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Mr. Robert Walter (North Dorset): On a point of order, Mr. Speaker. On today's Order Paper there are 29 questions to the Secretary of State for Wales, including five which refer to discussions that he may have had with the First Secretary of the National Assembly for Wales and two which refer to someone called the First Minister. Section 53(1) of the Government of Wales Act 1998 states:
I seek your guidance, Mr. Speaker, on the correct way in which the First Secretary and the Assembly Secretaries should be referred to in the House. Should we use the titles in the legislation passed by the House, or can we call the First Secretary and Assembly Secretaries whatever we like?
Mr. Speaker: The hon. Gentleman has made a fair point. Normally, the Table Office would have corrected the notices to use the First Secretary's correct title. I hope that the proper designation will appear on the Order Paper in future. However, I thank the hon. Gentleman for raising this matter.
Mr. Alan Duncan (Rutland and Melton): On a point of order, Mr. Speaker. In order that a confusing precedent is not set, may I ask you to advise the House under which Standing Orders a Member may be evicted from the House, even if he has not said anything on the record of the House in violation of its procedures or Standing Orders?
Mr. Speaker: I really do not know the incident to which the hon. Gentleman is referring. However, if he is referring to a previous incident of mine, I have discussed that with the hon. Gentleman concerned and we have come to an understanding. I will ensure that there is good order in the House: that is the important thing. There will be occasions when, perhaps, I request that an hon. Member leave the Chamber even though he or she may not have broken any rules. However, for the sake of order, I will ask that hon. Member to leave. There again, that is a request, and it is up to the hon. Gentleman or hon. Lady to accept it. I hope that that helps.
Mrs. Jacqui Lait (Beckenham): On a point of order, Mr. Speaker. Could you perhaps invite the Prime Minister to ensure that the record is corrected, and that his reference to half a million new people claiming the minimum guarantee is altered to the 24-plus thousand who, in fact, have got it, according to a House of Commons answer.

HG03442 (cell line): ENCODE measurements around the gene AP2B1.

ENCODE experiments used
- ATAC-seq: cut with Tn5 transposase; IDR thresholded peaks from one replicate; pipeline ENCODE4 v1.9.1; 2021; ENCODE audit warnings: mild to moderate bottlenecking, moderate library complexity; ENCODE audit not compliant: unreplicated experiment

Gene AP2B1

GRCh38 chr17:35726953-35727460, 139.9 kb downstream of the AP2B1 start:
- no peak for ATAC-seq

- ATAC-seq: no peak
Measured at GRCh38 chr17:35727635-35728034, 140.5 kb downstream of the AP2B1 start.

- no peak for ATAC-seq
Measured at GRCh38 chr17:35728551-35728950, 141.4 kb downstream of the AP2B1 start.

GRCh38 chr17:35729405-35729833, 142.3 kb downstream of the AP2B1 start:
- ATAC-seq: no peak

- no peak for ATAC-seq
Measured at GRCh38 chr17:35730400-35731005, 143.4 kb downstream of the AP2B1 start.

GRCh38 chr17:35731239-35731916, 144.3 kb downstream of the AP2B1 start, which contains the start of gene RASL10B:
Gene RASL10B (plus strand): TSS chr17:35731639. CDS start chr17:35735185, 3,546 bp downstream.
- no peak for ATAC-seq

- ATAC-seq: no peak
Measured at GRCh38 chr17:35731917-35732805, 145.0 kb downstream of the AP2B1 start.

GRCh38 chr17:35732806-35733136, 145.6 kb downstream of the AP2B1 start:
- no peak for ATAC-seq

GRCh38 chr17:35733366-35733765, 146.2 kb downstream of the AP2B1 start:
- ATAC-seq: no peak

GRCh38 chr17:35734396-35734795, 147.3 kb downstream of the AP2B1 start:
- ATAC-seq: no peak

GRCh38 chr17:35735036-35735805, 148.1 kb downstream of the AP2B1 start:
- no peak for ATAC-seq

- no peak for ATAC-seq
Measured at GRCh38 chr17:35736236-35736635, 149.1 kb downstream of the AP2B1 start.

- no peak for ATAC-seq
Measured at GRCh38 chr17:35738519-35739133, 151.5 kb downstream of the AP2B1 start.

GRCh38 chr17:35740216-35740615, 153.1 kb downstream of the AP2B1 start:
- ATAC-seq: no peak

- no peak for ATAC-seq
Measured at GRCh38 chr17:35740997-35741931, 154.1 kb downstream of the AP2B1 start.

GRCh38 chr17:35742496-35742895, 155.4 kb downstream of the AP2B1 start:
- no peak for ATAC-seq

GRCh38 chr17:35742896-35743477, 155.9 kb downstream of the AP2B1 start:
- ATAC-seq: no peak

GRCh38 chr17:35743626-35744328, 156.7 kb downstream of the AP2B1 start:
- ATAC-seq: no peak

The question that remained was who was liable for the damage and loss caused in that exercise. When Advanta came to give evidence to the House of Commons Select Committee on Agriculture, Fisheries and Food, it said that it had supplied what it thought to be non-genetically modified seeds. The crop had been cultivated on land never used for GM crop growing, and with separation distances 20 times that required in the United Kingdom. In turn, farmers had grown in good faith crops that they believed to be non-GM. They were as shocked as anyone else to discover that their crops were contaminated by the Aventis herbicide-tolerant gene.
I hope that the House will excuse the pun when I say that the crunch in deciding what to do about the issue came when the oilseed crushing industry announced that it was refusing to buy any of that season's contaminated crop. That was great news for consumers, but pretty frightening news for the farmers who faced financial disaster.
To its credit, Advanta told the Select Committee that it had stepped in and picked up many of the bills relating to those losses. However, it was adamant that in doing so it accepted no legal liability for the damage or loss. That is the contradictory position that we are currently in and which my Bill seeks to address. The biotechnology industry has spent millions of pounds trying to convince society that its products are safe, yet, when asked whether they accept producer liability for the products, the answer is absolutely no.